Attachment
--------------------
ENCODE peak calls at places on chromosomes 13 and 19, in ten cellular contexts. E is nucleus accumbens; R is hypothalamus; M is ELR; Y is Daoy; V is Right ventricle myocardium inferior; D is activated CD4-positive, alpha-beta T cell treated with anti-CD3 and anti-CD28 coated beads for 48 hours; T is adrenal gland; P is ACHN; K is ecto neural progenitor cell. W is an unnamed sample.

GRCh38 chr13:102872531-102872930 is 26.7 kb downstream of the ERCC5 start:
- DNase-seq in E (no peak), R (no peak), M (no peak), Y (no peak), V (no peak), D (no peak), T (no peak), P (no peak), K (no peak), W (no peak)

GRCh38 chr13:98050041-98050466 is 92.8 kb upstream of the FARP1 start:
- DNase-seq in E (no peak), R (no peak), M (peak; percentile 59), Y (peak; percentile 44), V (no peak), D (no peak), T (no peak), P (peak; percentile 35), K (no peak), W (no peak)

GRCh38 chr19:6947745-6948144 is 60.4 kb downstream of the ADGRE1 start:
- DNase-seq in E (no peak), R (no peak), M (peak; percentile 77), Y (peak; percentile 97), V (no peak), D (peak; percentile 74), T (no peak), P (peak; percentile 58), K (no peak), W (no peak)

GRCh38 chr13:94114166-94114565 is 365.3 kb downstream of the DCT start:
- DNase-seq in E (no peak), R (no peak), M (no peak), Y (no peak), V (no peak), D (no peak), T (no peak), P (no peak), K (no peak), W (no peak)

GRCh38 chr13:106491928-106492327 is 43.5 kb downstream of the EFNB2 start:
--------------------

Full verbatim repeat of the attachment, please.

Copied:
ENCODE peak calls at places on chromosomes 13 and 19, in ten cellular contexts. E is nucleus accumbens; R is hypothalamus; M is ELR; Y is Daoy; V is Right ventricle myocardium inferior; D is activated CD4-positive, alpha-beta T cell treated with anti-CD3 and anti-CD28 coated beads for 48 hours; T is adrenal gland; P is ACHN; K is ecto neural progenitor cell. W is an unnamed sample.

GRCh38 chr13:102872531-102872930 is 26.7 kb downstream of the ERCC5 start:
- DNase-seq in E (no peak), R (no peak), M (no peak), Y (no peak), V (no peak), D (no peak), T (no peak), P (no peak), K (no peak), W (no peak)

GRCh38 chr13:98050041-98050466 is 92.8 kb upstream of the FARP1 start:
- DNase-seq in E (no peak), R (no peak), M (peak; percentile 59), Y (peak; percentile 44), V (no peak), D (no peak), T (no peak), P (peak; percentile 35), K (no peak), W (no peak)

GRCh38 chr19:6947745-6948144 is 60.4 kb downstream of the ADGRE1 start:
- DNase-seq in E (no peak), R (no peak), M (peak; percentile 77), Y (peak; percentile 97), V (no peak), D (peak; percentile 74), T (no peak), P (peak; percentile 58), K (no peak), W (no peak)

GRCh38 chr13:94114166-94114565 is 365.3 kb downstream of the DCT start:
- DNase-seq in E (no peak), R (no peak), M (no peak), Y (no peak), V (no peak), D (no peak), T (no peak), P (no peak), K (no peak), W (no peak)

GRCh38 chr13:106491928-106492327 is 43.5 kb downstream of the EFNB2 start: